Monday, May 17, 2010

Apologies for Hell: part 1, is it a fiery dart shot at you or a napalm-covered bear trap you step in because you overlooked it?

Few things figuratively fire up the imagination as readily as the idea of Hell. Hell is where all past injustices get disciplined. Hell is where people are tortured in all the grisliest ways we say we don't like to imagine, but keep imagining in literature, film, and art all the same. Hell has alternately been depicted as active, actual torment, and horrifying privation. Hell has been depicted as total isolation and as being eternally bound to other people, people whose very existence you detest.

Clearly we have two great and apparently conflicting traditions defining Hell in terms of active assigned punishment and passive punishment that is inevitable as a consequence of disobedience.
There is even a third stream of thought that is annihilationist but this tends to historically come off as the passive formulation rather than the active one for reasons I'll get to shortly.

In summary, the active Hell is one that people are condemned to where they are tormented for their evils. The passive Hell is the one people consign themselves to because they refuse to accept the truth and change their ways or show compassion to the needy or do not have the wits or circumstances to placate the appropriate god, goddess, or pantheon that would otherwise prevent them from facing oblivion in whatever form it may take. When you think of the active Hell it is best to think of it as the flamethrower or fiery dart that God shoots at you for actively courting His disapproval. The passive Hell can be thought of as a napalm-lined bear trap that you step into because you refuse to heed God's warnings that you're about to place your foot on to a bear trap.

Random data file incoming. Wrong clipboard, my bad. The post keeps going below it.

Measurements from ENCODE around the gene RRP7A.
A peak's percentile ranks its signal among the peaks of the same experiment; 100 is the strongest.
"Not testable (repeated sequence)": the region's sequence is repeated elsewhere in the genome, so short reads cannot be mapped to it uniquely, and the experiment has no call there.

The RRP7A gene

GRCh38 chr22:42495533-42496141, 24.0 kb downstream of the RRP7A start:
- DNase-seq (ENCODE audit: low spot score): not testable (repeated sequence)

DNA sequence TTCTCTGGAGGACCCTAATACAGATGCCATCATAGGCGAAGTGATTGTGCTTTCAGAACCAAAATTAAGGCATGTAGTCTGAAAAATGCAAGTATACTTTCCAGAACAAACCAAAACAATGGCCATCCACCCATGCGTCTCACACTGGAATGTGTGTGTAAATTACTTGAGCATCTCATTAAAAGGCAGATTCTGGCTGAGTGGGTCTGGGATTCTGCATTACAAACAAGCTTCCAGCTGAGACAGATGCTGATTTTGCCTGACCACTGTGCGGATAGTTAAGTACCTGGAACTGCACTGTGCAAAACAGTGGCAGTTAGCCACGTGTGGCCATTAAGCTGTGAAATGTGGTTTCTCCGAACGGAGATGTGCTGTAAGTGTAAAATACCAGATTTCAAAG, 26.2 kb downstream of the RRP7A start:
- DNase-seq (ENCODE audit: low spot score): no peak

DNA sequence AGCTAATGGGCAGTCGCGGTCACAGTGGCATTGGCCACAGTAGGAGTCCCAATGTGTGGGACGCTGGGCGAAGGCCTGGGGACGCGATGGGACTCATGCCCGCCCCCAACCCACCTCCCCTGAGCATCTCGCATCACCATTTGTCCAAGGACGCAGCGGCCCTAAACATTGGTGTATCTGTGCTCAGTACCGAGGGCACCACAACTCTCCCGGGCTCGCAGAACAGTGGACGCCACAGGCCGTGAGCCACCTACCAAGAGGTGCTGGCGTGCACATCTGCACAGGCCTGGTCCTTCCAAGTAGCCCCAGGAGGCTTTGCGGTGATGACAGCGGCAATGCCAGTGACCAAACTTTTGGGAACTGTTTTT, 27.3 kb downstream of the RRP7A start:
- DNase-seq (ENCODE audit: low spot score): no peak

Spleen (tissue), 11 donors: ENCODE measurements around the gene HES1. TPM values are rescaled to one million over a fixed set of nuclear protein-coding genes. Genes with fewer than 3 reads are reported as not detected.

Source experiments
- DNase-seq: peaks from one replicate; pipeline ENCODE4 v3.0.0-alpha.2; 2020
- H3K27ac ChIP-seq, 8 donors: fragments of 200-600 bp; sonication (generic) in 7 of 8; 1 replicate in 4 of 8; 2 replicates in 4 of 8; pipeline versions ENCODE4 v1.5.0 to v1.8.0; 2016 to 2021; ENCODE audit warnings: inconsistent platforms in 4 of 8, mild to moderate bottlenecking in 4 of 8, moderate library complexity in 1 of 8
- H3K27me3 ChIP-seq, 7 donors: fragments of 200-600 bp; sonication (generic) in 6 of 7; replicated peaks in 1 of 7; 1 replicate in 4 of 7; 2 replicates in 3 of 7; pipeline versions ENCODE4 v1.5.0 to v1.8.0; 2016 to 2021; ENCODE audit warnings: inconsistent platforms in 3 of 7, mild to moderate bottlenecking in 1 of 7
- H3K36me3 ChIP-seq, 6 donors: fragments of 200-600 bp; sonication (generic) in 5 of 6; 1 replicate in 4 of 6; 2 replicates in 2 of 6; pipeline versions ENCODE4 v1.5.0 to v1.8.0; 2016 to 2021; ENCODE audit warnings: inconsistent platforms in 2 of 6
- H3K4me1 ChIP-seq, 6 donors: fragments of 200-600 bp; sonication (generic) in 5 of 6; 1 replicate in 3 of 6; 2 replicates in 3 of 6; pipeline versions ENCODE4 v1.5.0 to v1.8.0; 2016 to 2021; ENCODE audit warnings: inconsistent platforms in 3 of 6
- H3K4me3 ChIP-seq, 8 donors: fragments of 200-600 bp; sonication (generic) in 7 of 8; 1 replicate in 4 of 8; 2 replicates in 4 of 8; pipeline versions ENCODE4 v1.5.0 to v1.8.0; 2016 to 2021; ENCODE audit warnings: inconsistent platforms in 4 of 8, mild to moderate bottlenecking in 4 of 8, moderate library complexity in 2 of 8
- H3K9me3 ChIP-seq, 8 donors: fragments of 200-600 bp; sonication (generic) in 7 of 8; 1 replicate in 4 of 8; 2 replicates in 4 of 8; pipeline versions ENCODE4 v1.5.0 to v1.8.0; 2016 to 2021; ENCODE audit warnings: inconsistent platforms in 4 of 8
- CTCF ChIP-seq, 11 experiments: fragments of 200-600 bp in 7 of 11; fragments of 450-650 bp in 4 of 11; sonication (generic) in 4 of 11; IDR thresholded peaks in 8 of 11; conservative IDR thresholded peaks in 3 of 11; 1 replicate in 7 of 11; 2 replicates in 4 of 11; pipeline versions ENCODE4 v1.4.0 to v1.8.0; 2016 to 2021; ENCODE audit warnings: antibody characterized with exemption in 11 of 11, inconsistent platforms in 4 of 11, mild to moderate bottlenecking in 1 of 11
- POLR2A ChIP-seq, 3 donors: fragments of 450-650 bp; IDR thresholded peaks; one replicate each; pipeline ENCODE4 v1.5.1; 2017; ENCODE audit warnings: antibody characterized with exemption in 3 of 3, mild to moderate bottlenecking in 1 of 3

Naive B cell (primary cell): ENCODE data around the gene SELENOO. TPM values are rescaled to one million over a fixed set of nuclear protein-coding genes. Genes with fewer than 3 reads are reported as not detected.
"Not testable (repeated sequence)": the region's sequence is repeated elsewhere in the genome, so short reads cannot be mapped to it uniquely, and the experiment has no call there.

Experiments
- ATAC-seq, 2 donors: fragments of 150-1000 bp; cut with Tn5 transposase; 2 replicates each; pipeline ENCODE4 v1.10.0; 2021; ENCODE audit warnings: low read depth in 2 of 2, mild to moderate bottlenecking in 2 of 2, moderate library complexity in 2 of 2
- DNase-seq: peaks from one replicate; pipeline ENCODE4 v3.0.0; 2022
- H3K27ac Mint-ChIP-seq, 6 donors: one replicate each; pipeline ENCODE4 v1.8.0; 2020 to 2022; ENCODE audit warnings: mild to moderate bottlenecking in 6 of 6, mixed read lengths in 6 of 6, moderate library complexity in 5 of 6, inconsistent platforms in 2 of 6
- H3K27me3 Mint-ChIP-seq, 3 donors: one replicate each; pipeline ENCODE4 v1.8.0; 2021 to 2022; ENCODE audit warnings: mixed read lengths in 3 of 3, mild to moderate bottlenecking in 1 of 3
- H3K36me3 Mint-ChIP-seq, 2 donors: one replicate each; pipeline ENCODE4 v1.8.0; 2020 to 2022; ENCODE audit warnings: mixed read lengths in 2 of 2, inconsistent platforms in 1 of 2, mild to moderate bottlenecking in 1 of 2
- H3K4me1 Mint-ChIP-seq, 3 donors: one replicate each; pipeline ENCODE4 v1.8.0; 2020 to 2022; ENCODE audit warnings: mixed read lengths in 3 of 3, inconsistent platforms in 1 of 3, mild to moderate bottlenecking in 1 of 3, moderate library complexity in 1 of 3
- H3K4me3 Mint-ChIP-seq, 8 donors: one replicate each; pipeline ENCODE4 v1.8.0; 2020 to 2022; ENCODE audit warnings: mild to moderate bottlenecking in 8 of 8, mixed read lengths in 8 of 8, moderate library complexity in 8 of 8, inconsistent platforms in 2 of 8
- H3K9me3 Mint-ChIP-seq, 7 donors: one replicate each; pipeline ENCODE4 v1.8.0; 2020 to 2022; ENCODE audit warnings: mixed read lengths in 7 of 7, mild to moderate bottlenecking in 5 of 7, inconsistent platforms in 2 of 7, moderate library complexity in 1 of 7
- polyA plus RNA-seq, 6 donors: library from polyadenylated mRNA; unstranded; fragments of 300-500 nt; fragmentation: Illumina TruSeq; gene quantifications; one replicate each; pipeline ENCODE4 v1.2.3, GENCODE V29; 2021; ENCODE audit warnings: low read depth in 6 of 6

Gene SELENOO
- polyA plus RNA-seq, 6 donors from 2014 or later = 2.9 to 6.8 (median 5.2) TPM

Now for unbelievers the active Hell is likely to seem most barbaric while for believers they may be certain that a passive Hell makes the doctrine both more pallatable to them and more just as an explanation for what, if any, kind of hell sinners shall be consigned to for however long that sentence will be.

In consideration of my friends who are not believers in Christianity and not believers in any sort of religion at all I have to say that those Christians who see Hell in the passive form may not realize that the doctrine is offensive no matter how we sugar coat it to ourselves or each other. It doesn't matter how much we talk about how we send ourselves to Hell when we consider how people outside the Christian faith will consider these things. The doctrine has always been an offense and it will always remain an offense.